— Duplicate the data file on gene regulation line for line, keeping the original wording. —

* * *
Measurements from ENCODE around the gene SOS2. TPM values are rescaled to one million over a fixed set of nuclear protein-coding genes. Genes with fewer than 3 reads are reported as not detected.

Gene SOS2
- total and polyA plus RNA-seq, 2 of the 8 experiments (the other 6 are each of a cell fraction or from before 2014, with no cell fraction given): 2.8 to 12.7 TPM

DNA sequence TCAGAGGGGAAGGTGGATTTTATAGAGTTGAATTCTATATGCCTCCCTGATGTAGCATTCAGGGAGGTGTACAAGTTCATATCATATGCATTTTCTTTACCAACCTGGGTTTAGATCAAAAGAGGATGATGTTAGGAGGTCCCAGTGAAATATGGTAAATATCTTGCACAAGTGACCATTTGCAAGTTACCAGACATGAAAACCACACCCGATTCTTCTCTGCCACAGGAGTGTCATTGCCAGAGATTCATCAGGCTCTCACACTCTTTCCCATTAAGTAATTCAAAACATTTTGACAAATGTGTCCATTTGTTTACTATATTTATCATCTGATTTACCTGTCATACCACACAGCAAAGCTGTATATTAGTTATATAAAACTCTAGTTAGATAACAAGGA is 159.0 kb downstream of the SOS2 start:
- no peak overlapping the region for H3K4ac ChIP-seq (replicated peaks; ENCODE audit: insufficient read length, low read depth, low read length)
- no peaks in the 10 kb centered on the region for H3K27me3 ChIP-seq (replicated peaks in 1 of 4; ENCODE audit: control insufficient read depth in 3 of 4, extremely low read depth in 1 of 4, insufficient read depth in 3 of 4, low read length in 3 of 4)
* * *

Measurements from ENCODE around the gene SOS2. TPM values are rescaled to one million over a fixed set of nuclear protein-coding genes. Genes with fewer than 3 reads are reported as not detected.

Gene SOS2
- total and polyA plus RNA-seq, 2 of the 8 experiments (the other 6 are each of a cell fraction or from before 2014, with no cell fraction given): 2.8 to 12.7 TPM

DNA sequence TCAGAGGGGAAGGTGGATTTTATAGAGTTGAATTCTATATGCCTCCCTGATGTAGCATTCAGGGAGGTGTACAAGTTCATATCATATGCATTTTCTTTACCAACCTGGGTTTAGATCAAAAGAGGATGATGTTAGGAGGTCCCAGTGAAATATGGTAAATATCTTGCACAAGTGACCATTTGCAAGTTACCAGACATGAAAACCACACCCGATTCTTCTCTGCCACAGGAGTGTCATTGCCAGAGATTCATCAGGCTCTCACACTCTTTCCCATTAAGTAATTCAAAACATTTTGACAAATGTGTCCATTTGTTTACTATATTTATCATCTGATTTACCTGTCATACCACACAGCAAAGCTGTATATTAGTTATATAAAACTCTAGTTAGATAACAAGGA is 159.0 kb downstream of the SOS2 start:
- no peak overlapping the region for H3K4ac ChIP-seq (replicated peaks; ENCODE audit: insufficient read length, low read depth, low read length)
- no peaks in the 10 kb centered on the region for H3K27me3 ChIP-seq (replicated peaks in 1 of 4; ENCODE audit: control insufficient read depth in 3 of 4, extremely low read depth in 1 of 4, insufficient read depth in 3 of 4, low read length in 3 of 4)